Tips for Parents Whose Babies Are Always Fussy

Does Your Baby Struggle to Sleep and Can't Get Enough to Eat?

Mixed race mother comforting baby boy
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If your baby is always fussy, you've likely reached the point that you want to rip your hair out. Take the father of a 1-month-old who'd been feeding like crazy.

"My wife will breastfeed him for hours and we will supplement 4 oz of formula, but he still acts hungry, i.e. sucking on his hands while crying," the concerned dad wrote. "We have tried a pacifier, but he spits it out on contact. He has been putting on weight well (born 7 pounds, 4 oz and now is over 9 pounds).

He just never gets to sleep and it just seems he [can't] get enough to eat and is never satisfied. As a bonus side effect, my wife is not getting any sleep and the baby never seems to be happy. Any advice?"

The answer, in this case, is simple. If the baby has to supplement each feeding with 4 ounces of formula, then he likely isn't getting very much breast milk. One place to start is to speak with the pediatrician and/or a lactation consultant to boost the wife's supply of breast milk so that she can breastfeed more effectively.​

Parents of children who constantly seem hungry should also see their pediatrician if they are concerned that they might have reflux, a formula intolerance or some other reason to be so 'high maintenance.' Alternatively, such parents might also consider that they are misinterpreting their baby's signals about when their children are really hungry.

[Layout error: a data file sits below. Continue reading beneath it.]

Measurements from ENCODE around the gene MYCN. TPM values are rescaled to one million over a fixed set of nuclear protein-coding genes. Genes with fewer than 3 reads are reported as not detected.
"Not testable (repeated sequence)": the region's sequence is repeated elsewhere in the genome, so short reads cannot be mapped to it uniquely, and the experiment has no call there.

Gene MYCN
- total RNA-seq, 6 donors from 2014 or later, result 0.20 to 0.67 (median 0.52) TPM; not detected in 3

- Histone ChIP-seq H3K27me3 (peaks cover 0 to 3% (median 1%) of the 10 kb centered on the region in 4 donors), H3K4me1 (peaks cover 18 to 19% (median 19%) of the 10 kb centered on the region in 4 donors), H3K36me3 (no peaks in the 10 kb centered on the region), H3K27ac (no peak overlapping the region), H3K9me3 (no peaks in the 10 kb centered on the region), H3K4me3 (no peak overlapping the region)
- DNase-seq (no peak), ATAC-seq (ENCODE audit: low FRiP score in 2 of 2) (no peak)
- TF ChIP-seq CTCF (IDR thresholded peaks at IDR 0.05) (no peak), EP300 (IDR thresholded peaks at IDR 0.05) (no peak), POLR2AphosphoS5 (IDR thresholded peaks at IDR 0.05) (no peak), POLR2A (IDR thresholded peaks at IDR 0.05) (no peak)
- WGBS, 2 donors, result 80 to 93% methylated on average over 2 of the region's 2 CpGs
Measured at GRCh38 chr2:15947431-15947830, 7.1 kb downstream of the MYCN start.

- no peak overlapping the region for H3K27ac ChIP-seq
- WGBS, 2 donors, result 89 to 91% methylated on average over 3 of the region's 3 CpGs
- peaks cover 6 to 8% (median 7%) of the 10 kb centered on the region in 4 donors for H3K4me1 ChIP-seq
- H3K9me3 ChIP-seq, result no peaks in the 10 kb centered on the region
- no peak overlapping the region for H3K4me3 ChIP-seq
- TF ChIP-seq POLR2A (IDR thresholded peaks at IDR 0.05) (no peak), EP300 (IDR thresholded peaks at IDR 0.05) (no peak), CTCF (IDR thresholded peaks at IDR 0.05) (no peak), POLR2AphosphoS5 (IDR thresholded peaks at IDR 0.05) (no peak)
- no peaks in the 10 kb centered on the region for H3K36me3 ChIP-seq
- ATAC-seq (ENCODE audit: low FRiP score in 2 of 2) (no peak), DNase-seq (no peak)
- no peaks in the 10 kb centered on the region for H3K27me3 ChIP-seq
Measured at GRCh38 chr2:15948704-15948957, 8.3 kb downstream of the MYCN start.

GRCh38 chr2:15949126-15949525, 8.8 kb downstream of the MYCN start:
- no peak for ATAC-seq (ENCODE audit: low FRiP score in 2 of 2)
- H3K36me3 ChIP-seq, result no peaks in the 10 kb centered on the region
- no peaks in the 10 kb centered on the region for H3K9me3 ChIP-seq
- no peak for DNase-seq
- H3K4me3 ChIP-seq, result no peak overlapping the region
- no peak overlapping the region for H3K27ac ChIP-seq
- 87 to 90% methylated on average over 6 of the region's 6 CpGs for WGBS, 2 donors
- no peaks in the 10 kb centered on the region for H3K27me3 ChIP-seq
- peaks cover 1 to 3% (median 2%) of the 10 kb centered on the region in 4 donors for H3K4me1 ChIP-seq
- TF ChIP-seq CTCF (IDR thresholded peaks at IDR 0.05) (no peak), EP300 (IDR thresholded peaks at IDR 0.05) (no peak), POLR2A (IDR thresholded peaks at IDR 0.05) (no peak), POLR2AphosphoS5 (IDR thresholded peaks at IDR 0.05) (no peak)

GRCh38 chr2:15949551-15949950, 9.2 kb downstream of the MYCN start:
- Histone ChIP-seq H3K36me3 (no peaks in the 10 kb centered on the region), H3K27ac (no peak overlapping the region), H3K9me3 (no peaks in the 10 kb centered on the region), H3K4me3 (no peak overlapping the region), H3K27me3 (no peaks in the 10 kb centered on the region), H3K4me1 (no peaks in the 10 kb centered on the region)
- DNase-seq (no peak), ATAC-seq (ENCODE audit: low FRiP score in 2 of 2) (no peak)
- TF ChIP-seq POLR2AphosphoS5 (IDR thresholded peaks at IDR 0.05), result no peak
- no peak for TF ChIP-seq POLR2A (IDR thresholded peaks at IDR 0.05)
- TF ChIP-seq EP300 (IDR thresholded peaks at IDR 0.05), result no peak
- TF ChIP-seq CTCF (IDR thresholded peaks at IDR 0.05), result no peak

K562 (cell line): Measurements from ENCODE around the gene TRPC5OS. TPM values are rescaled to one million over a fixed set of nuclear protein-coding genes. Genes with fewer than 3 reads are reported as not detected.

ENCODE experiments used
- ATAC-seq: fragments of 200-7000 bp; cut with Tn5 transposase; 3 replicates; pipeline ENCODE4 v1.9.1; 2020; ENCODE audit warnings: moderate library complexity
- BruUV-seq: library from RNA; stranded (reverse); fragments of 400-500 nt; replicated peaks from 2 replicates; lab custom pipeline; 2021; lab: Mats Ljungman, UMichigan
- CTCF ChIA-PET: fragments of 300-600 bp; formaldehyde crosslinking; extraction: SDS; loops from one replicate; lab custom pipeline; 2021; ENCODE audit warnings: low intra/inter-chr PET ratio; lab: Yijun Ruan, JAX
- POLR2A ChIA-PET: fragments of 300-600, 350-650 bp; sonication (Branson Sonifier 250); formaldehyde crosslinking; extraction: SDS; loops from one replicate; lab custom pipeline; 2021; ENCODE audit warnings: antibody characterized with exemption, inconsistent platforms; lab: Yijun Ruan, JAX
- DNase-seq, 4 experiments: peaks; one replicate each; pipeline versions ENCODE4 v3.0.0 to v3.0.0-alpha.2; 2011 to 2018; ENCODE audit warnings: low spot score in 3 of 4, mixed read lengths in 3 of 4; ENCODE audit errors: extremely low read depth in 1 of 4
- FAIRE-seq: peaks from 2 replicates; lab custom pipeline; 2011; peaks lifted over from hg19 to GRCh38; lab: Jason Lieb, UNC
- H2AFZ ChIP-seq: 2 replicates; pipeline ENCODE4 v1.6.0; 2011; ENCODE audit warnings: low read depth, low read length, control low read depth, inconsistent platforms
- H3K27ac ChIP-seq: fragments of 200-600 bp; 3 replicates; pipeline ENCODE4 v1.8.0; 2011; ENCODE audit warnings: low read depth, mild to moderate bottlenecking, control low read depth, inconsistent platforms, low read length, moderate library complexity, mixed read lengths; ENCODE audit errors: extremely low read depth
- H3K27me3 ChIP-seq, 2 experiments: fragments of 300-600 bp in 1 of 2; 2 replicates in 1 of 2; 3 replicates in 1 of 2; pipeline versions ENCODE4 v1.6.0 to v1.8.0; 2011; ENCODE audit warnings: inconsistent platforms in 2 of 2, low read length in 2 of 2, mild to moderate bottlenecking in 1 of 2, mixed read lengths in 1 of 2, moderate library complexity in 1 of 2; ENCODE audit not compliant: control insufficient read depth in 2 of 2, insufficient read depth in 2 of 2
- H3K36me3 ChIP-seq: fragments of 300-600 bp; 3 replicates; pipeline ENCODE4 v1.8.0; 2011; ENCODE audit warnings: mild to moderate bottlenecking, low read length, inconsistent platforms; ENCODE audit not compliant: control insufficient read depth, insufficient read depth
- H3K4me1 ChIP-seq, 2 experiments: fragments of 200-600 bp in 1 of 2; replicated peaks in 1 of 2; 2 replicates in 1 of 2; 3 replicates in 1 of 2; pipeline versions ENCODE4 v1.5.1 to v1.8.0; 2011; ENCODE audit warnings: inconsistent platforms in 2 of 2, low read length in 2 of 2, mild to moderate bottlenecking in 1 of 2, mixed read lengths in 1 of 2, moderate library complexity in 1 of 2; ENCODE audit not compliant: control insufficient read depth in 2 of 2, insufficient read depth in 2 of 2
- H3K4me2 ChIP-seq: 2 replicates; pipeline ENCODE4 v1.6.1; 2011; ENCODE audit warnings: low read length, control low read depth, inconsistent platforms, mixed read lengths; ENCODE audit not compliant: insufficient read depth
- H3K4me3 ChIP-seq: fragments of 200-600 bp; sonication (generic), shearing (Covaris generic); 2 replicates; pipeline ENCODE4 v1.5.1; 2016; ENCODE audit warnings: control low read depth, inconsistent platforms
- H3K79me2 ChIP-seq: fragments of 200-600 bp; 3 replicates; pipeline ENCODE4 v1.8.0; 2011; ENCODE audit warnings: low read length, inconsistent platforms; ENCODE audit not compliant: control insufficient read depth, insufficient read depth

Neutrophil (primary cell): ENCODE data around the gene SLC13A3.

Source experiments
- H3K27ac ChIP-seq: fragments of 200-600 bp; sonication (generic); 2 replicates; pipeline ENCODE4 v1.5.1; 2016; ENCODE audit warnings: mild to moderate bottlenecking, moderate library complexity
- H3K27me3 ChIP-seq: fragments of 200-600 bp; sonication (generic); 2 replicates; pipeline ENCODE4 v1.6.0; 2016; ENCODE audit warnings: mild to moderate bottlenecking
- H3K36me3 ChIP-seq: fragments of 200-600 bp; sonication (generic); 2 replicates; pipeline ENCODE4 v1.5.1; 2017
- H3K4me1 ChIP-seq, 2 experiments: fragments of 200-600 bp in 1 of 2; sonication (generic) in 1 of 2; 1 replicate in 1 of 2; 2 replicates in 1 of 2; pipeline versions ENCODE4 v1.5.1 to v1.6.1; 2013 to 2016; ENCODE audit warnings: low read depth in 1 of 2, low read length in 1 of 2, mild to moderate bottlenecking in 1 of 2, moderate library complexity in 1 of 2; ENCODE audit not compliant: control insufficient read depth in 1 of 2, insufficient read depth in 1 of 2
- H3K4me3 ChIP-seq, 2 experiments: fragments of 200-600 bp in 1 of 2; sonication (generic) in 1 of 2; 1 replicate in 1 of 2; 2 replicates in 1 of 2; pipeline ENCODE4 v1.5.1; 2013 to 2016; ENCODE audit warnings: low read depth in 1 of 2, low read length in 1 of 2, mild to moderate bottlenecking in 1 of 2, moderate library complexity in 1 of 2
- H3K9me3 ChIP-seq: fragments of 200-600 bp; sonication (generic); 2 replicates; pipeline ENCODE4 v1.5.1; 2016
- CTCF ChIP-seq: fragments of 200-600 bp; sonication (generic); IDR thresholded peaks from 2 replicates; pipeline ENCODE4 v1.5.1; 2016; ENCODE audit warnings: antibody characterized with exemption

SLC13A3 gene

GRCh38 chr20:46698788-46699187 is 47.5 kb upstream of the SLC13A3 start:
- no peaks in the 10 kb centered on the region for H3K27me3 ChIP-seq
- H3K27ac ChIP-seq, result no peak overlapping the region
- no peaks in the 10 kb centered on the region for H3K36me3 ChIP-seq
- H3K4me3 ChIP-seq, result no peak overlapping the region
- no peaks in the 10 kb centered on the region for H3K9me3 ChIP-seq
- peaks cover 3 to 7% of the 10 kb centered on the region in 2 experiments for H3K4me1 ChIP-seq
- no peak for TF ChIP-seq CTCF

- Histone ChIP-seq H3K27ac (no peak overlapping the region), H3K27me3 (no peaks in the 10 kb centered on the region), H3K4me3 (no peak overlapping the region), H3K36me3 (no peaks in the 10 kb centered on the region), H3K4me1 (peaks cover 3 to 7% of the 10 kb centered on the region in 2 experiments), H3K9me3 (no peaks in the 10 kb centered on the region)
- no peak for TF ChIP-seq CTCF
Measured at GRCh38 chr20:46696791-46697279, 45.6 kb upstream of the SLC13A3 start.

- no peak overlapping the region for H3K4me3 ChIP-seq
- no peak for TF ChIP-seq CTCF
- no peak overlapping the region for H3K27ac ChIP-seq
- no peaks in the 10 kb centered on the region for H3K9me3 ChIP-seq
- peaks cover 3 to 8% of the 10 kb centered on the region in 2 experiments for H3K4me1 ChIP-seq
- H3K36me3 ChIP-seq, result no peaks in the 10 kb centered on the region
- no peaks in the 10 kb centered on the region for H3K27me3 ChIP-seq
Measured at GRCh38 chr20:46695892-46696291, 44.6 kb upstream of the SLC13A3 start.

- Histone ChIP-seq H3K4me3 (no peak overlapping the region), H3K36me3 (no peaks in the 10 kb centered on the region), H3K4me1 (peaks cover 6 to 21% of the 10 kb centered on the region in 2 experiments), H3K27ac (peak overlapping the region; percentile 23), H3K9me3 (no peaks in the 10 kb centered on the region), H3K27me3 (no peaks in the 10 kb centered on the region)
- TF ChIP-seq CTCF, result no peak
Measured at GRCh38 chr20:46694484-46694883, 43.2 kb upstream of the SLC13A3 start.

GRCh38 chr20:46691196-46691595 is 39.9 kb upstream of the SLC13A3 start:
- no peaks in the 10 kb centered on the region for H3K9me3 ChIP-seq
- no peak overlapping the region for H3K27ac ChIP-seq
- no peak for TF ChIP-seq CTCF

Just because a child is crying or wanting to suck on his hands or fingers doesn't always mean that he is hungry, especially if he just had a full feeding.

 It's also helpful to review materials about colic and the breastfed baby for more information about why a baby might cry so much at this age.

Soothing a Crying Baby

What may be the most helpful for parents of babies who cry a lot is to learn better ways to soothe the child when he is crying, especially if he seems healthy, is feeding well, and doesn't have a medical reason to be crying so much.

The Happiest Baby on the Block is a helpful book that describes a "new way to calm crying and help your baby sleep longer."

Postpartum Depression

Although it is understandable that new moms do not get any sleep if their baby is up all the time, it will help such women out if their partners or loved ones give them a break and take over for some of those night time awakenings.

New parents and their loved ones should also be alert to signs of postpartum depression, which, according to the National Women's Health Information Center, might include:

  • Feeling restless or irritable.
  • Feeling sad, depressed or crying a lot.
  • Having no energy.
  • Having headaches, chest pains, heart palpitations (the heart being fast and feeling like it is skipping beats), numbness, or hyperventilation (fast and shallow breathing).
  • Not being able to sleep or being very tired, or both.
  • Not being able to eat and weight loss.
  • Overeating and weight gain.
  • Trouble focusing, remembering or making decisions.
  • Being overly worried about the baby.
  • Not having any interest in the baby.
  • Feeling worthless and guilty.
  • Being afraid of hurting the baby or yourself.
  • No interest or pleasure in activities, including sex.

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